When a judge ruled against his quest for a demolition permit, Jobs appealed in 2006 and 2007 all the way to the California Supreme Court, but he lost at every stage. He received proposals from property owners offering to cart the house away in sections and restore it elsewhere; he rejected them. One way or another, it seemed, he meant for the house to be destroyed.

Source:
Price, David A. The Pixar Touch: The Making of a Company. New York: Alfred A. Knopf, 2008.
(Note: italics in original.)
(Note: The passage above is from the Epilogue and the pages given above are from the hardback edition (pp. 260-261). The identical passage also appears in the 2009 paperback edition, but on p. 265.

California Vegan Defends Freedom to Choose McDonald’s

WarehamEllsworthVegan2012-01-21.jpg “Ellsworth Wareham, 97, in Loma Linda, Calif. Mr. Wareham was a heart surgeon who stopped working only two years ago. He is a vegan, but says choice is part of the “great American system.”” Source of caption and photo: online version of the NYT article quoted and cited below.

(p. A15) . . . last week, when the City Council approved Loma Linda’s first McDonald’s restaurant, many residents bemoaned the decision, worrying that the officials were jeopardizing the city’s reputation as a paragon of healthy lifestyles.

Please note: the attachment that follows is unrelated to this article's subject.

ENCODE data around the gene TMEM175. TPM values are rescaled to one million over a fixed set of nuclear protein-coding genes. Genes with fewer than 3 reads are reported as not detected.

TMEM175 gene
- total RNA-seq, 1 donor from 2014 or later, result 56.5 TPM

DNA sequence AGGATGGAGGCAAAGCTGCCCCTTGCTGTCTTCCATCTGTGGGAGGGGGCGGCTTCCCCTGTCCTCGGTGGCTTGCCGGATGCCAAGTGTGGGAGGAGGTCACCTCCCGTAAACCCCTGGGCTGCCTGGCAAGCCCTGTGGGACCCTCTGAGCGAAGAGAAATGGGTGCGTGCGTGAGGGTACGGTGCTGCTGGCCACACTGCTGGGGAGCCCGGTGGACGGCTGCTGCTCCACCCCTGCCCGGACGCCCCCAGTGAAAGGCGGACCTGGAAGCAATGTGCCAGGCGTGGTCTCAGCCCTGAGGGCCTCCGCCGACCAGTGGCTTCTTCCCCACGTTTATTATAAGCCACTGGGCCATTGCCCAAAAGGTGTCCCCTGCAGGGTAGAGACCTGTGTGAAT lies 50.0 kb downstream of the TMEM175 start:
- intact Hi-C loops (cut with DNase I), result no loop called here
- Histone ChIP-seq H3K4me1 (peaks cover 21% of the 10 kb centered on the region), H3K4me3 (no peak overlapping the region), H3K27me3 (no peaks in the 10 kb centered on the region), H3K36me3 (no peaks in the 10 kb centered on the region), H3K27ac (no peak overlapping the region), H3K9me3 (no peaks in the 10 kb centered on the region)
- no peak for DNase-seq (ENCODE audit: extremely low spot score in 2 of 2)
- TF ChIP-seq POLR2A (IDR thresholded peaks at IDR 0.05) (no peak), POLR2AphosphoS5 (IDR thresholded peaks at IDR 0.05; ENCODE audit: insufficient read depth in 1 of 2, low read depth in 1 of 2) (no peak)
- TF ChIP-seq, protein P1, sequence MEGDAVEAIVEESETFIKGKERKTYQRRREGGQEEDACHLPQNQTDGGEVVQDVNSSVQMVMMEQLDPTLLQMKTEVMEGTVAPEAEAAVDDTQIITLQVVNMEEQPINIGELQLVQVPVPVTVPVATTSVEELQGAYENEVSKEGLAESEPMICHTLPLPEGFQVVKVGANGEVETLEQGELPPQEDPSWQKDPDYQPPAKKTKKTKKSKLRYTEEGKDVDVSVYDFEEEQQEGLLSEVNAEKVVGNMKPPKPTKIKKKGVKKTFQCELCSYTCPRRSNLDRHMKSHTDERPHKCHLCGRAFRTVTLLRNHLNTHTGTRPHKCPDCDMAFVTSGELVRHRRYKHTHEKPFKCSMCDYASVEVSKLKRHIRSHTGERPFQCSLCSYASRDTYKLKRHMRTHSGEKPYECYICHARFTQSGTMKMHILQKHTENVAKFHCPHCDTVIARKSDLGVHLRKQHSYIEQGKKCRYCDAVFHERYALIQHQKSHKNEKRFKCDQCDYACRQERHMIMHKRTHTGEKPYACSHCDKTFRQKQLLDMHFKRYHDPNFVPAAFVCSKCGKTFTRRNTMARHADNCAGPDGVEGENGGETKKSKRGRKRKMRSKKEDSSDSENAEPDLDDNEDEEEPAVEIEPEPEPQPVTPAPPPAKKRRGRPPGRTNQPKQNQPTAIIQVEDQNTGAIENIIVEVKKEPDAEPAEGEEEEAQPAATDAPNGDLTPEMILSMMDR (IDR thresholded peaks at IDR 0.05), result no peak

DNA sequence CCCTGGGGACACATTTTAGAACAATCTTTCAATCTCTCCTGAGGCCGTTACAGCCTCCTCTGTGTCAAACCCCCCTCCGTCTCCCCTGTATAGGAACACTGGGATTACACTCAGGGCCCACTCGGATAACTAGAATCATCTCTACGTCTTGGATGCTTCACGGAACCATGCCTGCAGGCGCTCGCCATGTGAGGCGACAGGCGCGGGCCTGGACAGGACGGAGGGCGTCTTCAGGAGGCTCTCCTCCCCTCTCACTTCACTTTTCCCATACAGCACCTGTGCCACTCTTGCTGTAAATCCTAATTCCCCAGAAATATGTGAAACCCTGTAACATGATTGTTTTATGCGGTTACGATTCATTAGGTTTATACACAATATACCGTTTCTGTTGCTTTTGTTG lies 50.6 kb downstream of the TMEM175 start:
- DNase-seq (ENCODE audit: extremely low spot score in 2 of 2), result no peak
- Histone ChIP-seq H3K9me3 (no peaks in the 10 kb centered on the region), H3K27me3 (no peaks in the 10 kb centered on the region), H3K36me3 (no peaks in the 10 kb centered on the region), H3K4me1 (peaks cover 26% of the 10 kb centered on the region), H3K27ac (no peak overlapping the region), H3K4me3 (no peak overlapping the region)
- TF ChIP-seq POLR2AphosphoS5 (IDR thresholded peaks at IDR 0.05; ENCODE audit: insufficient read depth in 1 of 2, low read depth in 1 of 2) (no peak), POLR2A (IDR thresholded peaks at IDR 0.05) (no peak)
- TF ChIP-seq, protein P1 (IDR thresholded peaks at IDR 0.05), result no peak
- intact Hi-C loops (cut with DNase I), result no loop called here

. . .
. . . , Dr. Rigsby [said] . . . he would support having a citywide vote on whether fast-food outlets should be banned entirely from the city. “If this is something that people are really opposed to, that’s how we should deal with it.”
What would happen during such a vote is anyone’s guess. Ellsworth Wareham, who stopped working as a heart surgeon only two years ago, at 95, is often used as an example of someone with more energy than someone half his age. Dr. Wareham attributes his health at least partly to the fact that he has been a vegan for the last 30 or 40 years (he does not remember precisely).
Eating at home, he said, is the best way to ensure that one is eating healthy food. He is certainly not about to let the impending arrival of McDonald’s raise his blood pressure.
“I don’t subscribe to the menu that these dear people put out, but let’s face it, the average eating place serves food that is, let us say, a little bit of a higher quality, but the end result is the same — it’s unhealthy,” he said.
“They can put it right next to the church as far as I am concerned,” Dr. Wareham added. “If they choose to eat that way, I’m not going to stop them. That’s the great American system.”

For the full story, see:
JENNIFER MEDINA. “LOMA LINDA JOURNAL; Fast-Food Outlet Stirs Concerns in a Mecca of Healthy Living.” The New York Times (Mon., December 19, 2011): A15.